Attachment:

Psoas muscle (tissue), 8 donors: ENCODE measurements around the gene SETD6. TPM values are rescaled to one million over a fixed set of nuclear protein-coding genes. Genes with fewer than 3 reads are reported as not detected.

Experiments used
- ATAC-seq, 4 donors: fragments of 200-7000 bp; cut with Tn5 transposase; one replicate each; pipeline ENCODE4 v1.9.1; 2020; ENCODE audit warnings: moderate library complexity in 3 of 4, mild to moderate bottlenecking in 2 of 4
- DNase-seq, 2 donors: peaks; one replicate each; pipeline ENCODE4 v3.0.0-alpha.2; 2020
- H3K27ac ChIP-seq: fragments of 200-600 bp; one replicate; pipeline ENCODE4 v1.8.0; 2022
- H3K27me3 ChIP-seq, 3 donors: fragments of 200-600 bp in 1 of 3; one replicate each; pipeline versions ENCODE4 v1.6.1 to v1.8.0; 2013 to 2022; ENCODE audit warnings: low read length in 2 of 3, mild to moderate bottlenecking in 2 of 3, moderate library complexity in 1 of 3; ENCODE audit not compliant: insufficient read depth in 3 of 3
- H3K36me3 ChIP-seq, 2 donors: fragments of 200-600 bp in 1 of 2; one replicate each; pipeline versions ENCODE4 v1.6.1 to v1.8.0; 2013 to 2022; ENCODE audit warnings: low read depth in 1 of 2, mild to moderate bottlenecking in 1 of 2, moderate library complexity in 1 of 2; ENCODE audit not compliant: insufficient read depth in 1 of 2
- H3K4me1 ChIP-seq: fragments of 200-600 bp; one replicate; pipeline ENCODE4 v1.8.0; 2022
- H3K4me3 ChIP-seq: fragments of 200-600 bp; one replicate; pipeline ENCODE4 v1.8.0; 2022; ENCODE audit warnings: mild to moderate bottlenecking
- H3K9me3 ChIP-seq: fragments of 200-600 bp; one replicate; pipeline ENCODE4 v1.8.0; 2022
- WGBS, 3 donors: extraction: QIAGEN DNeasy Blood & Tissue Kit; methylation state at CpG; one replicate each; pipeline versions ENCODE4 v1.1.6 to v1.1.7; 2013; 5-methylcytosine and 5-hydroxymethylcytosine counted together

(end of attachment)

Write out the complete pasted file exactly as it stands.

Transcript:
Psoas muscle (tissue), 8 donors: ENCODE measurements around the gene SETD6. TPM values are rescaled to one million over a fixed set of nuclear protein-coding genes. Genes with fewer than 3 reads are reported as not detected.

Experiments used
- ATAC-seq, 4 donors: fragments of 200-7000 bp; cut with Tn5 transposase; one replicate each; pipeline ENCODE4 v1.9.1; 2020; ENCODE audit warnings: moderate library complexity in 3 of 4, mild to moderate bottlenecking in 2 of 4
- DNase-seq, 2 donors: peaks; one replicate each; pipeline ENCODE4 v3.0.0-alpha.2; 2020
- H3K27ac ChIP-seq: fragments of 200-600 bp; one replicate; pipeline ENCODE4 v1.8.0; 2022
- H3K27me3 ChIP-seq, 3 donors: fragments of 200-600 bp in 1 of 3; one replicate each; pipeline versions ENCODE4 v1.6.1 to v1.8.0; 2013 to 2022; ENCODE audit warnings: low read length in 2 of 3, mild to moderate bottlenecking in 2 of 3, moderate library complexity in 1 of 3; ENCODE audit not compliant: insufficient read depth in 3 of 3
- H3K36me3 ChIP-seq, 2 donors: fragments of 200-600 bp in 1 of 2; one replicate each; pipeline versions ENCODE4 v1.6.1 to v1.8.0; 2013 to 2022; ENCODE audit warnings: low read depth in 1 of 2, mild to moderate bottlenecking in 1 of 2, moderate library complexity in 1 of 2; ENCODE audit not compliant: insufficient read depth in 1 of 2
- H3K4me1 ChIP-seq: fragments of 200-600 bp; one replicate; pipeline ENCODE4 v1.8.0; 2022
- H3K4me3 ChIP-seq: fragments of 200-600 bp; one replicate; pipeline ENCODE4 v1.8.0; 2022; ENCODE audit warnings: mild to moderate bottlenecking
- H3K9me3 ChIP-seq: fragments of 200-600 bp; one replicate; pipeline ENCODE4 v1.8.0; 2022
- WGBS, 3 donors: extraction: QIAGEN DNeasy Blood & Tissue Kit; methylation state at CpG; one replicate each; pipeline versions ENCODE4 v1.1.6 to v1.1.7; 2013; 5-methylcytosine and 5-hydroxymethylcytosine counted together